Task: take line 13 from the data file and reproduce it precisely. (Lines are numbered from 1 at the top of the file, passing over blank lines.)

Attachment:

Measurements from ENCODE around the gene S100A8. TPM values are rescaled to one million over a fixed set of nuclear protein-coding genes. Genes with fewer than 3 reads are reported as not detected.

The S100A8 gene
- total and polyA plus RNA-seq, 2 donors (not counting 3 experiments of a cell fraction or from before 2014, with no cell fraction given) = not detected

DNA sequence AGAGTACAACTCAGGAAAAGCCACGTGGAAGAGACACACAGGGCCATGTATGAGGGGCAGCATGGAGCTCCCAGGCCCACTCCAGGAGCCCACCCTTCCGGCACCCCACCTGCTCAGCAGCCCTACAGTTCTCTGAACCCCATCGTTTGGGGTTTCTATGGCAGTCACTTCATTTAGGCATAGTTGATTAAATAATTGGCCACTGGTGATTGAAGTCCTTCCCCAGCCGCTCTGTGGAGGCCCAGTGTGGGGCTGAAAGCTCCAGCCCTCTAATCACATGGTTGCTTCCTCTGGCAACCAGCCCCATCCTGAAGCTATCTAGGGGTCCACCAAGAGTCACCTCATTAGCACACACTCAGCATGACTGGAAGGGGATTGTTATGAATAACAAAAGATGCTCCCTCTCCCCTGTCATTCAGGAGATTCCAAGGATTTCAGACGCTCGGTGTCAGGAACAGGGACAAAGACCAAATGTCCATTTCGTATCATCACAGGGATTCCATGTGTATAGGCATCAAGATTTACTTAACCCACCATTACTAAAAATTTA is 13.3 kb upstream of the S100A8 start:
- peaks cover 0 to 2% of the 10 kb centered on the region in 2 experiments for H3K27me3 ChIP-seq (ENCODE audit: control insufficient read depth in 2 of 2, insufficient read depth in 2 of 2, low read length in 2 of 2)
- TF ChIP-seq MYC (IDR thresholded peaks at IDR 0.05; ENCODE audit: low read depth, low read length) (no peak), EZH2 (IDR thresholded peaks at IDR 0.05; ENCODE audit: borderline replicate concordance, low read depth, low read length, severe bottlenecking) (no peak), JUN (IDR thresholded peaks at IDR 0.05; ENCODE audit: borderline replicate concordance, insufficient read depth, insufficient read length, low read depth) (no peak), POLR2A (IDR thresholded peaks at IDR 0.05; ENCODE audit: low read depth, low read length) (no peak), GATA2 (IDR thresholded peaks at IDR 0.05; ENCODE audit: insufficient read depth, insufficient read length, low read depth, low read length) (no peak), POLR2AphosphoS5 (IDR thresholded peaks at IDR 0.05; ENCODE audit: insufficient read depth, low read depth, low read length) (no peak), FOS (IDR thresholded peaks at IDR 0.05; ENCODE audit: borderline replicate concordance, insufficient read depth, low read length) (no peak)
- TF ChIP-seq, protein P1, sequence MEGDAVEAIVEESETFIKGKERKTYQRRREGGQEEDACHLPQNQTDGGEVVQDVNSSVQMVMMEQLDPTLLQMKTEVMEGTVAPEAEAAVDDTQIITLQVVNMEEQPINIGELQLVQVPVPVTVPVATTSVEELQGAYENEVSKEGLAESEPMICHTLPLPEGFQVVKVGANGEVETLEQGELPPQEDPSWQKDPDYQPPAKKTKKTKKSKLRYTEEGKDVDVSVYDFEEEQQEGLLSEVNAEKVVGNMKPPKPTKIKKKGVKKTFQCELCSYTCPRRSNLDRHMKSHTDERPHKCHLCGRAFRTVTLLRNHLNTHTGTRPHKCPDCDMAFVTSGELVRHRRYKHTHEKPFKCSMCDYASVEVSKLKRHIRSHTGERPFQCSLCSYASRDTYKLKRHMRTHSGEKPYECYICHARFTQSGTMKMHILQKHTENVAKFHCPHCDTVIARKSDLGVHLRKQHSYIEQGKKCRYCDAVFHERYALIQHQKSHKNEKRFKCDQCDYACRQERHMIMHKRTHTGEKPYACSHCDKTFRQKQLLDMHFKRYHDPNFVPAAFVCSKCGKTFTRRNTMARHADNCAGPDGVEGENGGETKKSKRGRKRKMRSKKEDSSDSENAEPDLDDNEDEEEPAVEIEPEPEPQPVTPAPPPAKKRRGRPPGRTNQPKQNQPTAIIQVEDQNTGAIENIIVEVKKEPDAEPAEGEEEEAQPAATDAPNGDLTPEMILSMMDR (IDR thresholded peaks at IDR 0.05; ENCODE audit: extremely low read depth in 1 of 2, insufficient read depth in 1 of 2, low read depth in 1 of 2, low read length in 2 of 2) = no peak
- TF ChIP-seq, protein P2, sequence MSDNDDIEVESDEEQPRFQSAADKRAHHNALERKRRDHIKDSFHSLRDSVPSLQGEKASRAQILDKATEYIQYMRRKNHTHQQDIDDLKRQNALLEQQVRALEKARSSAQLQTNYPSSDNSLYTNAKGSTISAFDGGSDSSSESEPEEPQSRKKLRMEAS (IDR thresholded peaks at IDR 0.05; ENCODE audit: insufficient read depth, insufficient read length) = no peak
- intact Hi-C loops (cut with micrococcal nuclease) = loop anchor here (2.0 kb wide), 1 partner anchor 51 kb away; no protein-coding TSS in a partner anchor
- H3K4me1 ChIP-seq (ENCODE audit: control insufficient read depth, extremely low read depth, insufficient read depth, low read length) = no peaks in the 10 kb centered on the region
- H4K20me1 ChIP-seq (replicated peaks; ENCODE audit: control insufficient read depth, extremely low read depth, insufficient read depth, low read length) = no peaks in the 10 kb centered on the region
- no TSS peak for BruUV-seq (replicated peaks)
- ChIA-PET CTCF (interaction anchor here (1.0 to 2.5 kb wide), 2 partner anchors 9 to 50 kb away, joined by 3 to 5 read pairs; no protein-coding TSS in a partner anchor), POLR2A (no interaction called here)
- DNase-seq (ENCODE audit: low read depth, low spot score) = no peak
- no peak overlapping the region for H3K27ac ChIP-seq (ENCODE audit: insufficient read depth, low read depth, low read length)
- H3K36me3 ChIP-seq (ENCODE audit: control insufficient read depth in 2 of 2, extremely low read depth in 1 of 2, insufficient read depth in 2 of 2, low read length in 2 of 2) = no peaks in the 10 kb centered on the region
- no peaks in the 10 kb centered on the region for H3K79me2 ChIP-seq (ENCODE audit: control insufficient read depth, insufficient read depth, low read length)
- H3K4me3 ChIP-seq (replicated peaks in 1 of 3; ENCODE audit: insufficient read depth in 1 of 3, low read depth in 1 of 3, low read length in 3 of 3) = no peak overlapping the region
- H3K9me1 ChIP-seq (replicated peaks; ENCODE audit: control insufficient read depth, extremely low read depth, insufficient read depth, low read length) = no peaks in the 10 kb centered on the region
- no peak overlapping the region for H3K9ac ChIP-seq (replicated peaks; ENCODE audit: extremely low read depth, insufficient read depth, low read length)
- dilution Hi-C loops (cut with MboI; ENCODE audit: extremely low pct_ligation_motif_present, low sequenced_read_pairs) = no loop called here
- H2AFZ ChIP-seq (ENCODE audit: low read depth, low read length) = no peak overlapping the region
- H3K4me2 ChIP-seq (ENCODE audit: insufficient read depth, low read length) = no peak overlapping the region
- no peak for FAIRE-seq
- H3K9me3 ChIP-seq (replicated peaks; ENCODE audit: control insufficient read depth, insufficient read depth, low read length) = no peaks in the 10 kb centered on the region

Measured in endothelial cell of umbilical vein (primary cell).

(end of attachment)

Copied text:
- ChIA-PET CTCF (interaction anchor here (1.0 to 2.5 kb wide), 2 partner anchors 9 to 50 kb away, joined by 3 to 5 read pairs; no protein-coding TSS in a partner anchor), POLR2A (no interaction called here)